A lawsuit has been filed in Germany against Volkswagen in the hopes of forcing the automaker to buy back emission-cheating cars in Europe in the same manner it was ordered to in the United States.
The suit, filed today by a solitary vehicle owner, will become the test case for thousands of other European claimants and aims to put pressure on VW to compensate continental customers for the ongoing emissions scandal. Read More >
Maybe there is common sense to be found in California.
A driver who was charged for driving under the influence — even though a blood test revealed only caffeine — won’t have to enter a courtroom to plead his innocence. That, a gas station attendant takes the Florida Woman meme and runs with it (into another woman’s car), and Canadian heavy truck drivers just refuse to lower their beds while on the highway. Read More >
Guam, besides having the highest per-capita Spam consumption in the world (16 tins per person, on average), is also home to a recently uncovered fraud scheme that placed high-end vehicles in the driveways of island residents.
On paper, anyway. The unsuspecting residents — over 50 of them, authorities say — had no idea their names were placed next to luxury SUV registrations in the Department of Motor Vehicles database. Read More >
Over the past two years, we’ve brought you in-depth coverage of a crop of shadowy gadgets designed to give thieves access to parked vehicles.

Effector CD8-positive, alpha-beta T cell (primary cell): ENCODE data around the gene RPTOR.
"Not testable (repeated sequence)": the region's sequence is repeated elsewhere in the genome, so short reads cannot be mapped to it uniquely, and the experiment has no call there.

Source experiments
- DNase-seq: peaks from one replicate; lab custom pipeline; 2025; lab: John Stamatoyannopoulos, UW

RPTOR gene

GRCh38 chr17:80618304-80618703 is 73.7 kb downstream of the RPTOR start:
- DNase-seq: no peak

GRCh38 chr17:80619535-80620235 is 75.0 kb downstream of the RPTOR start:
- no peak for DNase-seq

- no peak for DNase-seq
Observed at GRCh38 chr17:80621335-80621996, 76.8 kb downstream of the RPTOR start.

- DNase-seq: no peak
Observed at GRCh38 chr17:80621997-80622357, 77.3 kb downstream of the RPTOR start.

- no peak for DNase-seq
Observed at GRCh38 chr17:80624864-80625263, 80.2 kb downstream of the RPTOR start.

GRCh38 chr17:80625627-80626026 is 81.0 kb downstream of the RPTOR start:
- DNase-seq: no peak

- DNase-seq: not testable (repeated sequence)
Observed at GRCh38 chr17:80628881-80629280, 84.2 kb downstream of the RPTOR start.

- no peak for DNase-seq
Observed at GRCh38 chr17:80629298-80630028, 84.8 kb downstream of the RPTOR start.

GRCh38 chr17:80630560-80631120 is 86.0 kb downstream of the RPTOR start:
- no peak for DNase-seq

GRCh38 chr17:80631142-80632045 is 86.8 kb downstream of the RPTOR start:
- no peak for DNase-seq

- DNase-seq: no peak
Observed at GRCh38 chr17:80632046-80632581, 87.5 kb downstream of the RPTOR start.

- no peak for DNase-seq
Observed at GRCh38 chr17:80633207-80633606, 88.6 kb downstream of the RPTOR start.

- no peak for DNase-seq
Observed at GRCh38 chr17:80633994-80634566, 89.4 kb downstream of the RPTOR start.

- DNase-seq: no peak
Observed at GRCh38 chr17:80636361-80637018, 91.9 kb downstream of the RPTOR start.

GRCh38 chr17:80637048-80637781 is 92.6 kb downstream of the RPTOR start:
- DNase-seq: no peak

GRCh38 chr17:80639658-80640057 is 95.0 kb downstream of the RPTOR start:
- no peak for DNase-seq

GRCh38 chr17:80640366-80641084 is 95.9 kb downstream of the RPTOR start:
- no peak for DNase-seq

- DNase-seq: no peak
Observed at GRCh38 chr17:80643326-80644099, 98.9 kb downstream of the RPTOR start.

Like most tools of the trade, the gadgets are very similar, using the same principle to achieve the same result — unlocking a parked vehicle by sending signals to the car’s own keyless-entry system. For vehicles with a push-button ignition, the same gadgets can sometimes start the vehicle, giving that thief an instant lifestyle upgrade.
Now, a “mystery device” purchased by the National Insurance Crime Bureau (NICB) has revealed just how vulnerable an average vehicle is to these high-tech slim jims. Read More >
There is a new form of embarrassment for rule-breakers of the parking variety. It’s an irremovable suction-based clamshell blindfold for your car that inconveniences you to the point of having to cooperate with authorities.
Devised by Barnacle Parking as a friendlier alternative to the infamous “boot,” the device is already being tested in a few American cities and might one day make it to yours.
Read More >
Fiat heir Lapo Elkann, 39, allegedly faked his own kidnapping during a Thanksgiving weekend bender in order to get ransom money to pay for the drug binge. Elkann, the grandson of the late Fiat Automobiles patriarch Gianni Agnelli, was taken into custody by the NYPD and charged for falsely reporting the incident. Read More >
Daimler AG had to fire a top-level executive after he reportedly announced that all Chinese people were bastards and then pepper-sprayed one into submission. The incident, which took place on Sunday, began as an ugly dispute over a parking space before evolving into a small-scale race war.
Read More >